We are ever steeped in popular culture today, as a result of our reliance on digital technology. Via social media we are omnivores of ideology. We consume the most popular trends and the dominant ideas that support a materialistic and supposedly meritocratic culture. This dominant narrative is, essentially, as critical theorists Horkheimer and Adorno would put it, “infecting everything with sameness.” Culture creates an ideologically homogenous society in which we consent to and reproduce norms because they are what we know. We see them, and we learn from them. We read the dominant narrative in textbooks, and we commit it to memory. Experiences and happenings that are not widely seen or read about in the mainstream come to seem irrelevant and unimportant to the “American” experience. Marcuse asserts that culture, in essence, massages domination within our system by priming us to accept what the system offers. Ultimately, this form of acceptance is harmful for the people who do not see their identities and experiences represented in the dominant narrative.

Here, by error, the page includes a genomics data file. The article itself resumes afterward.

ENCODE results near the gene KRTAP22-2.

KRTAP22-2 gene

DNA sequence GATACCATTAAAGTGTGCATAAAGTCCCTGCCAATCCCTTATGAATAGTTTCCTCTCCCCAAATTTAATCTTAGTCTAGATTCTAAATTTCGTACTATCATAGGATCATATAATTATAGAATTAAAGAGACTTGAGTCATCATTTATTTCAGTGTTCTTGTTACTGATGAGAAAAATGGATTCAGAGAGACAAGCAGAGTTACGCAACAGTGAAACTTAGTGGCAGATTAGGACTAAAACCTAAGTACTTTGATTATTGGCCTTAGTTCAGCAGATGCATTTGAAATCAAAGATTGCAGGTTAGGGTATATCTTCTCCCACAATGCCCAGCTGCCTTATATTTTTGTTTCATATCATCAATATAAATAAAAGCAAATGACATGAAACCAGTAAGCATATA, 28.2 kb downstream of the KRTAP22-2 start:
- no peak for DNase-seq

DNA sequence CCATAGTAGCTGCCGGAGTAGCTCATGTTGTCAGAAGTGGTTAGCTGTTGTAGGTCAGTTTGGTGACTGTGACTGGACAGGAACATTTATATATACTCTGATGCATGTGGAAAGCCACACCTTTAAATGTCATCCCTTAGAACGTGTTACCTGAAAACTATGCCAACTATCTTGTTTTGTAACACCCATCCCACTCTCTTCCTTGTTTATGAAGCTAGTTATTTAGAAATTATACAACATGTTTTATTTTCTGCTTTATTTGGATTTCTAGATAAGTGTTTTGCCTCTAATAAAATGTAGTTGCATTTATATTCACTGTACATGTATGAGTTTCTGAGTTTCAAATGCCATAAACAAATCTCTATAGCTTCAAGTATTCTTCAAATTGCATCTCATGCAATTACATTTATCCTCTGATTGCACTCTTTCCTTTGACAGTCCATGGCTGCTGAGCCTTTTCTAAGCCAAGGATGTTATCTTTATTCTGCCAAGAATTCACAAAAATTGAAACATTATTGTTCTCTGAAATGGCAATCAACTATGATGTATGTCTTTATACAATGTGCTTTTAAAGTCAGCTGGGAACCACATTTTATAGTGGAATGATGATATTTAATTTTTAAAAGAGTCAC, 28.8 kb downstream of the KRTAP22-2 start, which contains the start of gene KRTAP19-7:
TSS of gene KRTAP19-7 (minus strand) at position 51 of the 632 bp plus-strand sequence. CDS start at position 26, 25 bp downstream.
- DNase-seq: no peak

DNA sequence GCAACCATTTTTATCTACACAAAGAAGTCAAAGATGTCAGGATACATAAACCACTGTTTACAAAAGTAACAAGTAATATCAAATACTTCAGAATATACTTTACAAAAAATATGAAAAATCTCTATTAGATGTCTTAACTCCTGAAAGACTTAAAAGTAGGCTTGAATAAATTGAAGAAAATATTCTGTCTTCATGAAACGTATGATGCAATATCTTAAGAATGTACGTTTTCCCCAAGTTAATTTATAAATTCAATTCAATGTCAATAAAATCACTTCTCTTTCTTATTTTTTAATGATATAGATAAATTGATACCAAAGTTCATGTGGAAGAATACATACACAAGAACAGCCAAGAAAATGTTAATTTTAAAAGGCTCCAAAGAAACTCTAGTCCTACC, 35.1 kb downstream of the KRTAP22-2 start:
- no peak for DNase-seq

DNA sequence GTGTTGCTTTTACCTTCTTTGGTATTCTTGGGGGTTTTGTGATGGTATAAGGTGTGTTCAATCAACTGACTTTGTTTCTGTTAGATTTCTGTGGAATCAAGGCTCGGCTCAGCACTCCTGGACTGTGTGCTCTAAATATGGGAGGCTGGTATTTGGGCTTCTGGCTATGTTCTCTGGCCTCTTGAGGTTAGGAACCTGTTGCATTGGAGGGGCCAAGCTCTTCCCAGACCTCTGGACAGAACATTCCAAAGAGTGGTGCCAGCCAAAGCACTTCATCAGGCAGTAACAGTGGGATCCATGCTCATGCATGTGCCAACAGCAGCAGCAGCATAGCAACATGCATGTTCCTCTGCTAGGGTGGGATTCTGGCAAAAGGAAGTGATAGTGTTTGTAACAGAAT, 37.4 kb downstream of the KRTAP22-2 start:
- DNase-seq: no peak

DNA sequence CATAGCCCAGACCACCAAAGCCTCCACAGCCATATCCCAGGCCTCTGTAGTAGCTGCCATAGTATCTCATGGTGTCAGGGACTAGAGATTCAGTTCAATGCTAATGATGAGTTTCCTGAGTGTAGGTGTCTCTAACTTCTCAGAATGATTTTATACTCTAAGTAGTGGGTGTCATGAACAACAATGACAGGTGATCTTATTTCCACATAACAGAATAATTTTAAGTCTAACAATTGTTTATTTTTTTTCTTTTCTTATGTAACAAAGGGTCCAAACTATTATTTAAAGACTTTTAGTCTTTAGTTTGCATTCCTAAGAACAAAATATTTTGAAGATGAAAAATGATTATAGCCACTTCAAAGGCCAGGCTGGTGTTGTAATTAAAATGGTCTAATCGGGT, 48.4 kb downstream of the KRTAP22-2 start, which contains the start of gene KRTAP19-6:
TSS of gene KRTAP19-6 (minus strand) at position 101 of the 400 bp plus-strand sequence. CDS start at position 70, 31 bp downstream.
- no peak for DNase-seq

We buy into the myth of meritocracy, and believe that all it really takes is persistence and hard work to be successful. We thus come to believe that the unearned privileges enjoyed by white people are in fact earned, and that we too can have them, if we just try, and try again. According to Antonio Gramsci, this internal force shapes the ethics and motivations of individuals and communities; this force has material form as it harms the individuals who don’t see themselves represented in the mainstream and thus, are made invisible.

In order to be desirable and consequently, consumed, one needs to invest in their own social membership—this translates to what sociologist Zygmunt Bauman coins as “saleability.” We are all essentially selling ourselves. We “want to obtain qualities for which there is already a market demand,” and what is high in demand is whiteness, in looks, in attitudes, in values, and various other characteristics. We consume different cultures in order to have a sense of belonging. We change ourselves in order to be consumed, and we consume to be consumed.